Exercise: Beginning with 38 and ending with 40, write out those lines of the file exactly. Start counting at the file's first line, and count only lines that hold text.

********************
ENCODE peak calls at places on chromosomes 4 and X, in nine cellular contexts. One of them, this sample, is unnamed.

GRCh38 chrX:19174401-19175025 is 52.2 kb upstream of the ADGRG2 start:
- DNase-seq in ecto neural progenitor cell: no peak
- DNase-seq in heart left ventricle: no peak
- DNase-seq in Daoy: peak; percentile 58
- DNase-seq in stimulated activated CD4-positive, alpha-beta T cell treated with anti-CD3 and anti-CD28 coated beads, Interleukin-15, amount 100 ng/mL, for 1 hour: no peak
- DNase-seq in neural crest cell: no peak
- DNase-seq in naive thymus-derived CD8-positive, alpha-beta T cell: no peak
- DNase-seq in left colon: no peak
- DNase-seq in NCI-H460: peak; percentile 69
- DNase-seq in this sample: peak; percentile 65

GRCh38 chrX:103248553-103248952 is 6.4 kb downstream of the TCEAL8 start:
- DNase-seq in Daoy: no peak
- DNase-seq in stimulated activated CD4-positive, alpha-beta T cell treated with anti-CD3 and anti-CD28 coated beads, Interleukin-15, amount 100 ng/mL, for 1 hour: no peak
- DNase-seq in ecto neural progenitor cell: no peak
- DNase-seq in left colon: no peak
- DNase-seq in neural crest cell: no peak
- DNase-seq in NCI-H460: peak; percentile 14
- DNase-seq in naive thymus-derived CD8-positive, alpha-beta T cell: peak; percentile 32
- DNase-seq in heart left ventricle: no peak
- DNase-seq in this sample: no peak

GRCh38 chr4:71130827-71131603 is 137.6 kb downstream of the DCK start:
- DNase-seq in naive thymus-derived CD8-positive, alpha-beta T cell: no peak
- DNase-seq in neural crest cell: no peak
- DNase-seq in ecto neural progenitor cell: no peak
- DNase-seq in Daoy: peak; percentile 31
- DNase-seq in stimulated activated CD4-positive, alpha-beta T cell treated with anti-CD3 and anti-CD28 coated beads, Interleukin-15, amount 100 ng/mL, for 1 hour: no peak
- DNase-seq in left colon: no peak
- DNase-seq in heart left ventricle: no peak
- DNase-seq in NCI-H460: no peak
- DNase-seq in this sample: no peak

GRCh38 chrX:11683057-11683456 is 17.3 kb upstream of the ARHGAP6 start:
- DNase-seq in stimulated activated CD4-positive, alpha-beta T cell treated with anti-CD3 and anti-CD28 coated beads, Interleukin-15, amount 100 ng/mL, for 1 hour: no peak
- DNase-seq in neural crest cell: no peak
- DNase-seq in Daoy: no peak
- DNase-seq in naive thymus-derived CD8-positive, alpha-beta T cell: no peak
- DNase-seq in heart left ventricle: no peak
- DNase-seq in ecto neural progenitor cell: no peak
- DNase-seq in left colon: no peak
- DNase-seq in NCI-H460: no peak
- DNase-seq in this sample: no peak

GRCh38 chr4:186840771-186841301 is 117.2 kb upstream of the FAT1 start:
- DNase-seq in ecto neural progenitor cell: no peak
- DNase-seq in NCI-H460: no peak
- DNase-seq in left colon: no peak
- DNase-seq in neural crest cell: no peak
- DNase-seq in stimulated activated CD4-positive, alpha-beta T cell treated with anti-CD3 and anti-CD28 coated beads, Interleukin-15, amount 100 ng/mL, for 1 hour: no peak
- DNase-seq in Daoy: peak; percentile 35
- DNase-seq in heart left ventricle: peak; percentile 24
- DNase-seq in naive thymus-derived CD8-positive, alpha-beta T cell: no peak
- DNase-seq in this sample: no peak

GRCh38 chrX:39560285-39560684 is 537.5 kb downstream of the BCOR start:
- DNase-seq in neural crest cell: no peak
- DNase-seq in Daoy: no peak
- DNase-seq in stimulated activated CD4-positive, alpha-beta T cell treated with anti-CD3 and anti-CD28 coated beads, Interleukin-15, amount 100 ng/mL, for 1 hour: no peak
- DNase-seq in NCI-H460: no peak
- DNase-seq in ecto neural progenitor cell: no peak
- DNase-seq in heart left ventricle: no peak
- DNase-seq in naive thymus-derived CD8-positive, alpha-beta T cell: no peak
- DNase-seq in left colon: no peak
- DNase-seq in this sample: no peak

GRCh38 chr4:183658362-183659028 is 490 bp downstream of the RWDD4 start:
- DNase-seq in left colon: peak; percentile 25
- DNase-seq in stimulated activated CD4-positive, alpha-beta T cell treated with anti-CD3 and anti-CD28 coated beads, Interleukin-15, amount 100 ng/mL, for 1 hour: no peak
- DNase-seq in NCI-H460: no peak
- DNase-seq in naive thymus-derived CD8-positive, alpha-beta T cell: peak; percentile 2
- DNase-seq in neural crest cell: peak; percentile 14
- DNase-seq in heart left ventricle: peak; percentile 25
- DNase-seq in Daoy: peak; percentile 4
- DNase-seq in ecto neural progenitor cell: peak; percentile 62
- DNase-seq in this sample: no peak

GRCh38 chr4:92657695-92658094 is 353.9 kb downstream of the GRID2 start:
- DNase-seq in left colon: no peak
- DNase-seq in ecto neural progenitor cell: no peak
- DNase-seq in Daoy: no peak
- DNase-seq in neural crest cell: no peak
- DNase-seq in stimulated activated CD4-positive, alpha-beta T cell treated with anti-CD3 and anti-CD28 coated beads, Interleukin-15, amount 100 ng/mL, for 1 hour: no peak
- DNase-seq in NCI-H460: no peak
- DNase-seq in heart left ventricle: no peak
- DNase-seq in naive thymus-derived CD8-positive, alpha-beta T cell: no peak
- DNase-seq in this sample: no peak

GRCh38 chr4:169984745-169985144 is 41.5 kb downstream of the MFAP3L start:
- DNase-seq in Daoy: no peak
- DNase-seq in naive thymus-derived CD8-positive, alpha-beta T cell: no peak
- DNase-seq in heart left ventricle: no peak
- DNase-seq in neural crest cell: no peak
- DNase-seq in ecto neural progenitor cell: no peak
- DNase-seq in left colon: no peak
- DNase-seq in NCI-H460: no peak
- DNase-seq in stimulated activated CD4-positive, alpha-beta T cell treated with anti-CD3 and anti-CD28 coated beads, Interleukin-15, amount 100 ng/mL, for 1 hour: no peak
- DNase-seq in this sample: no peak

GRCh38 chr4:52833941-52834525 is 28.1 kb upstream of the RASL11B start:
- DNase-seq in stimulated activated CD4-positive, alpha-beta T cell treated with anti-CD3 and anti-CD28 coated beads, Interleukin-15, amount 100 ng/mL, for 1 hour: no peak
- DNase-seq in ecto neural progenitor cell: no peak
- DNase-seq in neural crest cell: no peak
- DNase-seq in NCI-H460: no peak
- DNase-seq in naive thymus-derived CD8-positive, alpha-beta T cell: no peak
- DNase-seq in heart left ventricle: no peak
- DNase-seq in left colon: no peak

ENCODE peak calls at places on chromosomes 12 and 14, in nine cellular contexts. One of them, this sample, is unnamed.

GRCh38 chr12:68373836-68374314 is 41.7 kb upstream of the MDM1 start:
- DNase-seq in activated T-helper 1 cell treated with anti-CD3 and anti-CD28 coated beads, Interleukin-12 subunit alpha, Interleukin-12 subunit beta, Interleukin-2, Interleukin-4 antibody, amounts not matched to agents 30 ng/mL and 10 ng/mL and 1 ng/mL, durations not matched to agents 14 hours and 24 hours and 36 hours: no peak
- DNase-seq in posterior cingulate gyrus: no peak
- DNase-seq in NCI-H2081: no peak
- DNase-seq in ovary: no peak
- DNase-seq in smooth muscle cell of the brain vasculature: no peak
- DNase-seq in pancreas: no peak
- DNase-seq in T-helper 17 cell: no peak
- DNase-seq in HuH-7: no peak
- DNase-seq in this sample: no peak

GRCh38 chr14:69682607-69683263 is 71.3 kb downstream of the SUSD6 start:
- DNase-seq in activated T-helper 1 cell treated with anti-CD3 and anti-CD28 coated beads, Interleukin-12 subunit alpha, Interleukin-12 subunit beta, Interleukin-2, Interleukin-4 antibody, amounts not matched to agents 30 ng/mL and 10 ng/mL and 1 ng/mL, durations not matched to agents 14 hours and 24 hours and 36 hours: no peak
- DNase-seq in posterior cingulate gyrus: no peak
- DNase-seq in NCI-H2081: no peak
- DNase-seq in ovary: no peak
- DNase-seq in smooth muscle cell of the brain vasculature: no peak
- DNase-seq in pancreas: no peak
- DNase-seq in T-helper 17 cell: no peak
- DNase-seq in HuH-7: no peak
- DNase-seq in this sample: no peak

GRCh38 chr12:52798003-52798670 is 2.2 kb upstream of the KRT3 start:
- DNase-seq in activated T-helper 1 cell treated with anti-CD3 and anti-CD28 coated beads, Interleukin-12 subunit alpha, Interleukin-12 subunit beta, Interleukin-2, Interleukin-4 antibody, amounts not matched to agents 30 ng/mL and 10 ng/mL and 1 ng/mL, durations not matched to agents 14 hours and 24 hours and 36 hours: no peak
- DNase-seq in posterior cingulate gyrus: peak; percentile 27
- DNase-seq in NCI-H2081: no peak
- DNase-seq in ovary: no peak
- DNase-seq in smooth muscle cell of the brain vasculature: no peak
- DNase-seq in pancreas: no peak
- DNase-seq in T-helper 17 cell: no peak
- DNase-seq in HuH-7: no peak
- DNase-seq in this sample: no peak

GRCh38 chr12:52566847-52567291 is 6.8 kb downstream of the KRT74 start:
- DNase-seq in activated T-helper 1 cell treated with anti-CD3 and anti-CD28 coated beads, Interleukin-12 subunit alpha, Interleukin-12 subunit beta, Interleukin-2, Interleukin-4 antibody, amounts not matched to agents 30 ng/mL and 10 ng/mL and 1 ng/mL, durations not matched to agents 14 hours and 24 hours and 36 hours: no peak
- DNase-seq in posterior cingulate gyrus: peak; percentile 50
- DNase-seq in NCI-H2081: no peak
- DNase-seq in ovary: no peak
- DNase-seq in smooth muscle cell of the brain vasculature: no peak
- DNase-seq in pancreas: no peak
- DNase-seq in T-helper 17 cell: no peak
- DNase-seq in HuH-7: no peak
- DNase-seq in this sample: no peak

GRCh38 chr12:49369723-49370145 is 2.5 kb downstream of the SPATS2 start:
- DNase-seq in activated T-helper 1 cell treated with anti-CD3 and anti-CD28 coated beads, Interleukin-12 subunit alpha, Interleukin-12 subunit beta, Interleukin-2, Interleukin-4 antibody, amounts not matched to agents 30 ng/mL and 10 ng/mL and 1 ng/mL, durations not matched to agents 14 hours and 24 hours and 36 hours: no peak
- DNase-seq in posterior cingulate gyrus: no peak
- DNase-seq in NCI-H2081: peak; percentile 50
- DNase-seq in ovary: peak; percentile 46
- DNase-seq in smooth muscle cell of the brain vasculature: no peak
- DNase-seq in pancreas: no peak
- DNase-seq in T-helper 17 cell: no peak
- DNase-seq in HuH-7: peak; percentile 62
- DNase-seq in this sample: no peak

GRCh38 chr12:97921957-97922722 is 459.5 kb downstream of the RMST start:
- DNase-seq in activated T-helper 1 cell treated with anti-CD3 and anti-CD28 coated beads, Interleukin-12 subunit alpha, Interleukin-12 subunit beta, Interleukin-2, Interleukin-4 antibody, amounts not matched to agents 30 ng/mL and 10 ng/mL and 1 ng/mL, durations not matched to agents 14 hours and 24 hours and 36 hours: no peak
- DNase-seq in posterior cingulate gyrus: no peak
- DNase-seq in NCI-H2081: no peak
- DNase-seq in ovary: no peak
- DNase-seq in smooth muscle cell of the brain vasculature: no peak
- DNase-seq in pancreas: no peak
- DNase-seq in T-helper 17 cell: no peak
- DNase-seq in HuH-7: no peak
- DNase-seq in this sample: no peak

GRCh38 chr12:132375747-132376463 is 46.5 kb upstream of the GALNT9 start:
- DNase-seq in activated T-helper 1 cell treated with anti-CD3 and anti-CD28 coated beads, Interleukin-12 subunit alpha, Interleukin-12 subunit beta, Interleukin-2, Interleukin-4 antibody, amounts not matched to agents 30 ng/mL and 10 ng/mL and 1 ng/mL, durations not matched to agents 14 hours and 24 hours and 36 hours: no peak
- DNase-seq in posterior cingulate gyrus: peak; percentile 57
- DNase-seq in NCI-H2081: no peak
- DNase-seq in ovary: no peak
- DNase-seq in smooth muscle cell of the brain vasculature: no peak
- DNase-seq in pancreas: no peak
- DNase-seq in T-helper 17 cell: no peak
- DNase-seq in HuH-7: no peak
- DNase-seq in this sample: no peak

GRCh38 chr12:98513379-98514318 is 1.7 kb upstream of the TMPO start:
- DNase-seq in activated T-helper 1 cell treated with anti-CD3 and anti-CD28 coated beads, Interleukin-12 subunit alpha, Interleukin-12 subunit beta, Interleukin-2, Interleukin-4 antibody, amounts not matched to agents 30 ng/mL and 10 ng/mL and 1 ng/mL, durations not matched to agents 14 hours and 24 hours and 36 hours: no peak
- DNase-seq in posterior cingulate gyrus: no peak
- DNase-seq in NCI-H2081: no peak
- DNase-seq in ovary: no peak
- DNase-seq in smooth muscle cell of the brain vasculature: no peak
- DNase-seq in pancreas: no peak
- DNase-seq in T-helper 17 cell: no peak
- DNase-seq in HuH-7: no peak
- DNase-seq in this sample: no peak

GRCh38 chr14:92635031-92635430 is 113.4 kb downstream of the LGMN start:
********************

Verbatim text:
- DNase-seq in ecto neural progenitor cell: no peak
- DNase-seq in left colon: no peak
- DNase-seq in NCI-H460: no peak